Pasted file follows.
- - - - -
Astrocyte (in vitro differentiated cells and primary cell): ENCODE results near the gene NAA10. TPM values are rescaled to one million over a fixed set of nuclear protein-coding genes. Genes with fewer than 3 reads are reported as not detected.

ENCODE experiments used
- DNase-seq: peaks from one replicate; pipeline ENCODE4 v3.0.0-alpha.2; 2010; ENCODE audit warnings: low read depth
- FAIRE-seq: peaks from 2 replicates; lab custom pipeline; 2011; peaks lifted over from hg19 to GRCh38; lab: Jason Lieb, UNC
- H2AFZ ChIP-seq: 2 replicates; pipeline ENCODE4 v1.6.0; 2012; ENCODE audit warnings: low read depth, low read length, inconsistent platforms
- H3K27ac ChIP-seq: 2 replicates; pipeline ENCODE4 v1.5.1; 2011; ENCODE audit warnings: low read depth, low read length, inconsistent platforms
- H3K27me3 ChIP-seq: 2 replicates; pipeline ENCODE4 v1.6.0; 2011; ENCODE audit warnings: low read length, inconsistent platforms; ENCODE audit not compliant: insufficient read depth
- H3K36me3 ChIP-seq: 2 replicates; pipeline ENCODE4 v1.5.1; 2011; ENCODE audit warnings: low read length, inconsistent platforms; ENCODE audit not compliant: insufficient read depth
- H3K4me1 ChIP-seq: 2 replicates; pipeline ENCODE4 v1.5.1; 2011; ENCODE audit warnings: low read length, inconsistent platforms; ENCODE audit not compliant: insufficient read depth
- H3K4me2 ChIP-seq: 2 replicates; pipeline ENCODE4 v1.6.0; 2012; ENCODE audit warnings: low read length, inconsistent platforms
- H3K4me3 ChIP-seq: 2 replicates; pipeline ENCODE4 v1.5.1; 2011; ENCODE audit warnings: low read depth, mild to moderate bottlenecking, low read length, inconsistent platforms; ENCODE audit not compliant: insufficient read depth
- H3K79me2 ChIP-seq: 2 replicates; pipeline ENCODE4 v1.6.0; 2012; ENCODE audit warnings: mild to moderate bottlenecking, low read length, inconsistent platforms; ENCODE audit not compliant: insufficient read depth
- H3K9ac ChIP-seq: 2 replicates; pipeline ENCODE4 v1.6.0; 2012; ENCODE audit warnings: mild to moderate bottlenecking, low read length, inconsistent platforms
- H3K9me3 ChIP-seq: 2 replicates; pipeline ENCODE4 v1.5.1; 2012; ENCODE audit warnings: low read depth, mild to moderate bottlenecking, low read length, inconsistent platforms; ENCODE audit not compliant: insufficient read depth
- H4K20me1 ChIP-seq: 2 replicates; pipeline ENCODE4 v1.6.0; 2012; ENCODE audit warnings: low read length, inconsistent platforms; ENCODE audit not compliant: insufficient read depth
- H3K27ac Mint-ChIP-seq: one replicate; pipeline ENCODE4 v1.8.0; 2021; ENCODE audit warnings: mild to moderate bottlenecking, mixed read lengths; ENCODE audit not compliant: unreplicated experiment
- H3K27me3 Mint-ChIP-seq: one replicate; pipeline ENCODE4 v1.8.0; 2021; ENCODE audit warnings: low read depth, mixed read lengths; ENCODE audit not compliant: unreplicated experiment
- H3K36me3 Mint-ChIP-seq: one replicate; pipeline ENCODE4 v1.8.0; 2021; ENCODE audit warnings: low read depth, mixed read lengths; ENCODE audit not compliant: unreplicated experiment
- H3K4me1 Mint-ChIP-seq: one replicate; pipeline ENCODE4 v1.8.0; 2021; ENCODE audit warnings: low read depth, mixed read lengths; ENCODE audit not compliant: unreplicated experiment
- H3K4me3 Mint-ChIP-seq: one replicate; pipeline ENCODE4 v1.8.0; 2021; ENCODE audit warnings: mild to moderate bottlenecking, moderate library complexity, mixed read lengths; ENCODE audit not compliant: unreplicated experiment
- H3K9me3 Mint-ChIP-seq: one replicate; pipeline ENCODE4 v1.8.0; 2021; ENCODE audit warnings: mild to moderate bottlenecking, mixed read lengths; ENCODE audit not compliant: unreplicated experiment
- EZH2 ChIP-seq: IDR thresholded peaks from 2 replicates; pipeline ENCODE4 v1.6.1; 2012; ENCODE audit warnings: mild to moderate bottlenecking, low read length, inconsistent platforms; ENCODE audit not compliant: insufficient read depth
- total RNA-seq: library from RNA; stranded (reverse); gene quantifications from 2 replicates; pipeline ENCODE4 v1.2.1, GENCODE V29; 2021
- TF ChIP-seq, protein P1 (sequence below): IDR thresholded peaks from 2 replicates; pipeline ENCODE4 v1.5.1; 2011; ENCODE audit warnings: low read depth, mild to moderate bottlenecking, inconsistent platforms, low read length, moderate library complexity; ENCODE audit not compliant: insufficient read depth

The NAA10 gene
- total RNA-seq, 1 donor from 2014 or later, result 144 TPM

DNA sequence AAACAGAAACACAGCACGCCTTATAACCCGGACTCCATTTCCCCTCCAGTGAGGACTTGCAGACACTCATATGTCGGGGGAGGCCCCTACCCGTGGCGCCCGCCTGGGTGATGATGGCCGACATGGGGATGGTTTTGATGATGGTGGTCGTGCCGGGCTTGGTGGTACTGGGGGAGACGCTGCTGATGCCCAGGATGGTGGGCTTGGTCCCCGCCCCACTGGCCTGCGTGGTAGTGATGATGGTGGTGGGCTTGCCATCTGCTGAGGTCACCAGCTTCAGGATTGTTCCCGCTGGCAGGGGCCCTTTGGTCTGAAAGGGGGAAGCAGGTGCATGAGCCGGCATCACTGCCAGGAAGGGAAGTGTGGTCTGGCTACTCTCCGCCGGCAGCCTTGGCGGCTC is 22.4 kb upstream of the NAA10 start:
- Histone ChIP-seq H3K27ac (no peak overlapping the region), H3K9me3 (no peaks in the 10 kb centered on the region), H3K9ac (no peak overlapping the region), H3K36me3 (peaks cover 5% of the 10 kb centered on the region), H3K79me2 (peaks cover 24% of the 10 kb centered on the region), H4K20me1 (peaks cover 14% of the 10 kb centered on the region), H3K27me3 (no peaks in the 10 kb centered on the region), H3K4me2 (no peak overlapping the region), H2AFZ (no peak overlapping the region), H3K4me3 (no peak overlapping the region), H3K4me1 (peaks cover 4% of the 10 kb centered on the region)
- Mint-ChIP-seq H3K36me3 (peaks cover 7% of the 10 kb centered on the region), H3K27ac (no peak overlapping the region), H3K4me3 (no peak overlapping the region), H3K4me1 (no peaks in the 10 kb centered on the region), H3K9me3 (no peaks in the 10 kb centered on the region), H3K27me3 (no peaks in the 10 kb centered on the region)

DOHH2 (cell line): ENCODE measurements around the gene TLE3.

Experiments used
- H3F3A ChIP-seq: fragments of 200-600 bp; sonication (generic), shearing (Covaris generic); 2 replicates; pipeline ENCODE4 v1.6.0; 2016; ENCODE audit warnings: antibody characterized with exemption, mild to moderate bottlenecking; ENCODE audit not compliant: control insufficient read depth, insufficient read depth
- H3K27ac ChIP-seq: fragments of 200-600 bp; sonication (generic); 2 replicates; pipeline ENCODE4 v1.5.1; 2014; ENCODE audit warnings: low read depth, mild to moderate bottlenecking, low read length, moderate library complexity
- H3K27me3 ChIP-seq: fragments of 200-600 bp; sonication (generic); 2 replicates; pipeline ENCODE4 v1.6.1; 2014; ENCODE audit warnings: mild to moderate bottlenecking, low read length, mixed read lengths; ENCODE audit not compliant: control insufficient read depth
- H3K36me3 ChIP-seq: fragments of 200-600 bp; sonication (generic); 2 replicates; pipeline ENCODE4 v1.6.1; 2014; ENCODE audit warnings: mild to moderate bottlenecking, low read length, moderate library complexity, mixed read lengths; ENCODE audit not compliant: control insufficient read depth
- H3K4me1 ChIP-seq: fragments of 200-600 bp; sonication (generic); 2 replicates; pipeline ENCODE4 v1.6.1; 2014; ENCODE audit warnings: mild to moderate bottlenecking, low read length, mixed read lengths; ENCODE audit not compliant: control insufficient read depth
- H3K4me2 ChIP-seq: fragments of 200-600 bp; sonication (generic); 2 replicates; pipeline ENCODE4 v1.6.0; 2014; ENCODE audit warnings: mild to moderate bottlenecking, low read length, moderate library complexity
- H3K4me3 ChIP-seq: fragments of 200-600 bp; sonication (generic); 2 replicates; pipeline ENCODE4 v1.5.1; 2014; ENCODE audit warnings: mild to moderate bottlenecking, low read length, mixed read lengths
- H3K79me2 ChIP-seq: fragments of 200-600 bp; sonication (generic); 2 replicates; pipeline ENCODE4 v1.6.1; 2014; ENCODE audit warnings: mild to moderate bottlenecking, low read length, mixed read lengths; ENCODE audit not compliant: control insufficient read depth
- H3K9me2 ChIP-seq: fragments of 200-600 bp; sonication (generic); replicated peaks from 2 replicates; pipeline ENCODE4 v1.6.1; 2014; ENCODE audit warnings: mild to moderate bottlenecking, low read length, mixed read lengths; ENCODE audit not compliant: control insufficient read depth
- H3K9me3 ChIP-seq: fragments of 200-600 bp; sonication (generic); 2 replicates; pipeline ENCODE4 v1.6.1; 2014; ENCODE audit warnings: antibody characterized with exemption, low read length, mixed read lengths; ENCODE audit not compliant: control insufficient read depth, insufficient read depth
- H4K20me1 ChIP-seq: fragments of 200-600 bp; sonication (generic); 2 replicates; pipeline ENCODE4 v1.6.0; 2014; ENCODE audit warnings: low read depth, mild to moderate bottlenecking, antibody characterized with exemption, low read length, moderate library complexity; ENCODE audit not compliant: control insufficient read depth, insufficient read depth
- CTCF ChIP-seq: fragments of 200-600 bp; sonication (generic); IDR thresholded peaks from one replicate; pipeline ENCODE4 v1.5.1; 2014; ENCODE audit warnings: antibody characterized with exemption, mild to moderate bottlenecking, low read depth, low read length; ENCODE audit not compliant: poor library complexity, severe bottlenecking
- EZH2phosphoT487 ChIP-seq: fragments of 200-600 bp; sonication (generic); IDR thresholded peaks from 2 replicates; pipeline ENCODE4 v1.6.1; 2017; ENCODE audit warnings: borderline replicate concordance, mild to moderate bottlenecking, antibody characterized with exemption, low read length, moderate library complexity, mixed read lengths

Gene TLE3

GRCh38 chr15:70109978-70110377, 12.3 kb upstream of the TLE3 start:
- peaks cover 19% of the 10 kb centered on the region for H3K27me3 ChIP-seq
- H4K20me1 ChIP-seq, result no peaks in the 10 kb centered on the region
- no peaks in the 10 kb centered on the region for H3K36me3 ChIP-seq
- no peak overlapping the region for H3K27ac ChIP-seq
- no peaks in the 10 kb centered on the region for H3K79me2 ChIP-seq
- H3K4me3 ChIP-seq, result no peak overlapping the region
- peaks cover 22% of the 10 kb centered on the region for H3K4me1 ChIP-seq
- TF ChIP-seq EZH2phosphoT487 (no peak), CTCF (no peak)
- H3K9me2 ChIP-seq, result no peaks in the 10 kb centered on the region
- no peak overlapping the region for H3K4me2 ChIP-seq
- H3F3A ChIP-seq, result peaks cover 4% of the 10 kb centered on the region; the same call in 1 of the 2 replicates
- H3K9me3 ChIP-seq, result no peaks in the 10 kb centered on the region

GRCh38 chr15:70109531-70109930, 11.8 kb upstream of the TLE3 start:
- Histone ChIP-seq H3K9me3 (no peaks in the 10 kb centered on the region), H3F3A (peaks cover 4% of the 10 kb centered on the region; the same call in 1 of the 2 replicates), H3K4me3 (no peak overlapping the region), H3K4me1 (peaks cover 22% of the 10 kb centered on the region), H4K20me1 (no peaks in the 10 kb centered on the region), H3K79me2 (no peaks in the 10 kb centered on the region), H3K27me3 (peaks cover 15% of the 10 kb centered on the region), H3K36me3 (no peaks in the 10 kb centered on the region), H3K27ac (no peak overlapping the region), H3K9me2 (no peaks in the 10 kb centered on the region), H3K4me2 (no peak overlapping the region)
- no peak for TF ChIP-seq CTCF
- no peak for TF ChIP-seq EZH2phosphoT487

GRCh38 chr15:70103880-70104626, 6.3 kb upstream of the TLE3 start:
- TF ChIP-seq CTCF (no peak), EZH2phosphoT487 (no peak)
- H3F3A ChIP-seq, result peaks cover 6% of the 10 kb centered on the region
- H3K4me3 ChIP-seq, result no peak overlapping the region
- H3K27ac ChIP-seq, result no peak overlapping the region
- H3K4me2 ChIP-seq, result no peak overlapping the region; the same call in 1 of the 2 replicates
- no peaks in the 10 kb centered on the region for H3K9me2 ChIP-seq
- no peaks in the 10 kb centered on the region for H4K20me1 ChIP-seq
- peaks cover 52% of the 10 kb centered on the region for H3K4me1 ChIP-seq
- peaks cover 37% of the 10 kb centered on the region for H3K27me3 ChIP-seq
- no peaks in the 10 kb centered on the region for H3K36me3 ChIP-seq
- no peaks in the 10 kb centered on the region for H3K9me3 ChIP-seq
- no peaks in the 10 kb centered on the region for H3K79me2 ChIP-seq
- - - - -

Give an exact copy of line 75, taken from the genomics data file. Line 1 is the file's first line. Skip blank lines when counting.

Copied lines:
- no peaks in the 10 kb centered on the region for H3K79me2 ChIP-seq